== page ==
FIG. 7 further shows responsivity spectra for sample #2283 at biases 0.5, 2.0 and 3.5 kV/cm (curves 710, 720 and 730 respectively) obtained at 4.2 K. The arrow indicates the threshold on the 3.5 kV/cm curve. Note that significant responsivity can still be seen beyond 70 μm for curve 730, which has a D*˜6×1013 cm Hz1/2/W at a wavelength of 6 μm. For curve 730, the peak responsivity was ˜60 A/W at a wavelength of 6 μm. This is twenty times the highest responsivity obtained from HIWIP detectors and a two order of magnitude improvement on the 0.45 A/W obtained from QWIPs at 30 μm. This again confirms the expectation that the HEIWIP detectors will show the high responsivity seen in HIWIPs rather than the lower responsivity seen in QWIPs. Moreover, FIG. 8 illustrates the variation in threshold frequency with Al fraction x, where discrepancy between the experimental and predicted results corresponds to a variation of 1.5 meV in the barrier.
The increased D* compared to QWIPs can be understood by looking at the dark current and the absorption quantum efficiency. For the HEIWIP structure the dark current can be predicted by a 3D carrier drift model given by
j H=2e (μE)[1+(μE/v sat)2]−1/2(m H k B T/2πh 2)3/2exp(−(Δ−Eδ)/k B T) (1)
where μ is the mobility, E is the electric field, vsat is the saturated drift velocity, mH is the carrier effective mass,) is the activation energy, and δ is the effective interface thickness. The barrier lowering factor E δ was chosen to correspond to uniform field in the emitters and barriers. Model results for sample 2283 at 21 and 31 K using μ=80 cm2/V S−1 and) of 19.5 meV for forward bias and 19.0 meV for reverse bias are shown in FIG. 4 indicating a reasonable fit. The small difference in barrier height for different polarities can be due to possible variations in the Al fraction at the two ends. For a QWIP structure the dark current is given by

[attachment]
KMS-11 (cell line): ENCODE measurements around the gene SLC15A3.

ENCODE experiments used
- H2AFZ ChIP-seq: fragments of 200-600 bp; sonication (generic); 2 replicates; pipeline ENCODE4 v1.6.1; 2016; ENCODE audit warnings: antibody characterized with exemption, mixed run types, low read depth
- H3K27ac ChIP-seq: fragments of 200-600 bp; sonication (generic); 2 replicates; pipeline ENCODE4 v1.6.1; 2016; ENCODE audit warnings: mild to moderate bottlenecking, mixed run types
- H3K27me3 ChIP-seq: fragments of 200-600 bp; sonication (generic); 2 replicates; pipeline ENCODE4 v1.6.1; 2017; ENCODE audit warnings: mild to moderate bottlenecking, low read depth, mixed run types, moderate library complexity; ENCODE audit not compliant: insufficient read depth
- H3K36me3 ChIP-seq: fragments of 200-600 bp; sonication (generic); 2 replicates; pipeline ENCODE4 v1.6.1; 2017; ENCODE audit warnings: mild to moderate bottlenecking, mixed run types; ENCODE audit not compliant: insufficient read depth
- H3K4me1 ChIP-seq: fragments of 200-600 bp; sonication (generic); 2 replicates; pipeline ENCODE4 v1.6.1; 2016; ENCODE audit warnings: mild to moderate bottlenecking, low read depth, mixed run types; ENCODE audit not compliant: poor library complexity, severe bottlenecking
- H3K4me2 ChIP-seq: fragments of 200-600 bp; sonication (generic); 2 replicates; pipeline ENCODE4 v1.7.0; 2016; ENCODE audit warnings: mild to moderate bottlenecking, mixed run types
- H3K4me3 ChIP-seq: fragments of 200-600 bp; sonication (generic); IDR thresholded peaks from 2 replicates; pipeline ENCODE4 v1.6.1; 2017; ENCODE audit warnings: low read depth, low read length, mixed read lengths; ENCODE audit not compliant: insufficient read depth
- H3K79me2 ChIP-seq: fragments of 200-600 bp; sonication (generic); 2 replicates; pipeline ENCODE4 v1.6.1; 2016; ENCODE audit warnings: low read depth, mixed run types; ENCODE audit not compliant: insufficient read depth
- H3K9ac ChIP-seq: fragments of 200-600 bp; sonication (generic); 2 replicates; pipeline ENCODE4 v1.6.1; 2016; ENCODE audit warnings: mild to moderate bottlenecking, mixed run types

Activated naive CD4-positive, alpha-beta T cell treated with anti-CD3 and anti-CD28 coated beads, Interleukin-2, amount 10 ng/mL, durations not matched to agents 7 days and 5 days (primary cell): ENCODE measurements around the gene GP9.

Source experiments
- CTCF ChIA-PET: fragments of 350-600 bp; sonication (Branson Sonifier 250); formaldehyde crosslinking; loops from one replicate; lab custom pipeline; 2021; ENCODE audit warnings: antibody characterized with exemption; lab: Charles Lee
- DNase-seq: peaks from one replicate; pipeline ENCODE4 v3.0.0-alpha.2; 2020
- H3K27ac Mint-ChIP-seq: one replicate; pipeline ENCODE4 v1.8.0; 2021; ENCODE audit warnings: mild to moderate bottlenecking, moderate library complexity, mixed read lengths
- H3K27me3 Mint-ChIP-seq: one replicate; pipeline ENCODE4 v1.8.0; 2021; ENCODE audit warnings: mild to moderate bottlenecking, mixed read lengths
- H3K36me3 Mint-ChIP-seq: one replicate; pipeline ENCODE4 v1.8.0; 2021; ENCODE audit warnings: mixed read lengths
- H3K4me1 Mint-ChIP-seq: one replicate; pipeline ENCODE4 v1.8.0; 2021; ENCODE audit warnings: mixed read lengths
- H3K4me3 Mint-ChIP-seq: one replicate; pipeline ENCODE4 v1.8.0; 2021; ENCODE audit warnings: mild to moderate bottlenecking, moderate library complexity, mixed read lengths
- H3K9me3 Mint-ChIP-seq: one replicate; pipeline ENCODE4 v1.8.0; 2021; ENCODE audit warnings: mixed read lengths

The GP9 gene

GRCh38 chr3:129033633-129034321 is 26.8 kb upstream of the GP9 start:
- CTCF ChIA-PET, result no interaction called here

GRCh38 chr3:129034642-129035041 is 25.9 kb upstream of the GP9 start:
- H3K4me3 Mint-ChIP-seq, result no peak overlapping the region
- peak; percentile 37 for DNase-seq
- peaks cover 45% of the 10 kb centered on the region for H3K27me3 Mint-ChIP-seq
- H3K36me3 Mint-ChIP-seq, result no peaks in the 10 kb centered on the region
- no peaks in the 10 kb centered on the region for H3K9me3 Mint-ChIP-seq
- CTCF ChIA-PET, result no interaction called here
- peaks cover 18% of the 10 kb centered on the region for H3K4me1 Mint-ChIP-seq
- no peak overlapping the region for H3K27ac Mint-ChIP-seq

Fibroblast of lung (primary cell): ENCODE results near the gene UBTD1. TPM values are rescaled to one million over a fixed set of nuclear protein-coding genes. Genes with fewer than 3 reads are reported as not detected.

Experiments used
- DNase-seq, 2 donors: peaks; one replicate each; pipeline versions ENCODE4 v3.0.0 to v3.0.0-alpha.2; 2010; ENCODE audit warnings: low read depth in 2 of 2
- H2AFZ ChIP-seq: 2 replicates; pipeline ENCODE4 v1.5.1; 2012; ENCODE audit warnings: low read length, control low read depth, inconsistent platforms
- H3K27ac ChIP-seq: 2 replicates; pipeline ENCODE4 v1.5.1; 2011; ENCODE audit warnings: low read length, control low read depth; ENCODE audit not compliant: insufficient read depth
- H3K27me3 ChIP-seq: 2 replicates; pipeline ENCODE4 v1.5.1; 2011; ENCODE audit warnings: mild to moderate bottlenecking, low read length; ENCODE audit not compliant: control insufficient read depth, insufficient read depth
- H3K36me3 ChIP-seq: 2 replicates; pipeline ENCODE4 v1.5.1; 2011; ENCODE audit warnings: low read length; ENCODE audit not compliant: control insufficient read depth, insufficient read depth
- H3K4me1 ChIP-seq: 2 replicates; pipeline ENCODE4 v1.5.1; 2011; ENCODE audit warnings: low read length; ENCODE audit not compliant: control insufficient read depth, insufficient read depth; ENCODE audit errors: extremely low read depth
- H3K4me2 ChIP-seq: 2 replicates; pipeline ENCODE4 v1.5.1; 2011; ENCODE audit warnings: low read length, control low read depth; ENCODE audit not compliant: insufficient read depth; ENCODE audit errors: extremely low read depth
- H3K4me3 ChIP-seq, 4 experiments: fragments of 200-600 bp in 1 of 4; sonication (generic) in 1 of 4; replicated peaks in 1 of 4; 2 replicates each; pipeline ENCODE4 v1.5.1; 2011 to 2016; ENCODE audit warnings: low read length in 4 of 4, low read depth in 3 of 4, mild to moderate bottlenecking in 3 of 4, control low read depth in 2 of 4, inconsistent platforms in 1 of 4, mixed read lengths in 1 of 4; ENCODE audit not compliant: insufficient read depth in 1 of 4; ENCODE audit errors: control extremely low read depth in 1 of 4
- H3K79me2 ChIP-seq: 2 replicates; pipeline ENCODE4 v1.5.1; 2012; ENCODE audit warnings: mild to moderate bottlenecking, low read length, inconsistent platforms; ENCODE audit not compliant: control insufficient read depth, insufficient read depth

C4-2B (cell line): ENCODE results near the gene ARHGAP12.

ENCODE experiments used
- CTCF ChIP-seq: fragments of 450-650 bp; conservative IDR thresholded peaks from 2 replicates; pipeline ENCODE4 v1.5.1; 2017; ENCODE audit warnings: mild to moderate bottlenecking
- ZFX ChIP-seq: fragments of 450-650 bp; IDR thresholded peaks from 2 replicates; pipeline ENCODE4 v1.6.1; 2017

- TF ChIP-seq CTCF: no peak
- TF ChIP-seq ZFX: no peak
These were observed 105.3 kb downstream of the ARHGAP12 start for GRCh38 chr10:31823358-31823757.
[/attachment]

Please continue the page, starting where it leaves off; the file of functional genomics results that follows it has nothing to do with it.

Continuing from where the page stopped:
j Q =ek B Tm Q/(πh 2τ)exp(−(Δ−Eδ)/k B T) (2)
where mQ is the carrier effective mass and τ is the time for a carrier to cross the well. Since the activation energy is primarily determined by the desired λ0 for both detectors a comparison of the dark current effectively becomes a comparison of the pre-exponential factors. The small inhomogeneous broadening effect in QWIPs with bound-to-quasibound transitions would add a small reduction in the dark current which will be ignored. The ratio of the dark currents in the two detectors is then
j H /j Q=(2τμE)[1+(μE/v sat)2]−1/2(k B T/2πh 2)1/2 m H 3/2 /m Q. (3)
For detectors operating at 4.2 K and using a typical transit time of τ=0.5 ps and μ=80 cm2/Vs−1, jH/jQ˜0.01 for a p-type HEIWIP and an n-type QWIP for fields in the operating range. The dark current for a λ0=28 μm QWIP was already larger than the dark current observed for the λ0=65 μm HEIWIP detectors. This confirms that the HEIWIPs can be expected to have better dark current behavior than QWIPs for far infrared operation. Although the same result should be valid for HIWIPs, the experimentally observed dark current is ˜2 orders of magnitude larger than for HEIWIPs, which could be due to the material quality associated with interchanging highly doped and intrinsic regions. At long wavelengths absorption quantum efficiency strongly favors the HEIWIP structure over the QWIP structure. The free carrier absorption coefficient is α˜NDλN where ND is the 3D doping density and N˜2-3 for wavelengths shorter than ˜30 μm and N˜0 for longer wavelengths. For the QWIP α˜ND 2D with the 2D doping density ND 2D being chosen so that the Fermi energy is kBT to achieve the best TBLIP. Since TBLIP will decrease as the desired wavelength range increases the absorption of QWIPs designed for long wavelengths will decrease. Thus both dark current and absorption favor the use of HEIWIPs over QWIPs for long wavelength detection.